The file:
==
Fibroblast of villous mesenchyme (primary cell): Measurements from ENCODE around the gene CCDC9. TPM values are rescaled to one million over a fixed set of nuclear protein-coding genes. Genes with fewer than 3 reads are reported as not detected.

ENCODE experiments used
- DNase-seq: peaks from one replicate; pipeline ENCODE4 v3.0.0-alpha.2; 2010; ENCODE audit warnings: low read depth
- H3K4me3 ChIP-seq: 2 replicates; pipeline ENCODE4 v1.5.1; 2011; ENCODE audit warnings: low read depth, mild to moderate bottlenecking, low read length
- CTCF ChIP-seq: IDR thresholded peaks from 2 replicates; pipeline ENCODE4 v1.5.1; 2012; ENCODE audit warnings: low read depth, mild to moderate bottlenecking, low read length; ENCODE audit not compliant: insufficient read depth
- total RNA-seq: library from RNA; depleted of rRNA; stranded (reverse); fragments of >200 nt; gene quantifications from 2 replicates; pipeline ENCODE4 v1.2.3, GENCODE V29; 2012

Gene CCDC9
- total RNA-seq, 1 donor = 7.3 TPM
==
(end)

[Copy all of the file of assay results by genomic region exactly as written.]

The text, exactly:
Fibroblast of villous mesenchyme (primary cell): Measurements from ENCODE around the gene CCDC9. TPM values are rescaled to one million over a fixed set of nuclear protein-coding genes. Genes with fewer than 3 reads are reported as not detected.

ENCODE experiments used
- DNase-seq: peaks from one replicate; pipeline ENCODE4 v3.0.0-alpha.2; 2010; ENCODE audit warnings: low read depth
- H3K4me3 ChIP-seq: 2 replicates; pipeline ENCODE4 v1.5.1; 2011; ENCODE audit warnings: low read depth, mild to moderate bottlenecking, low read length
- CTCF ChIP-seq: IDR thresholded peaks from 2 replicates; pipeline ENCODE4 v1.5.1; 2012; ENCODE audit warnings: low read depth, mild to moderate bottlenecking, low read length; ENCODE audit not compliant: insufficient read depth
- total RNA-seq: library from RNA; depleted of rRNA; stranded (reverse); fragments of >200 nt; gene quantifications from 2 replicates; pipeline ENCODE4 v1.2.3, GENCODE V29; 2012

Gene CCDC9
- total RNA-seq, 1 donor = 7.3 TPM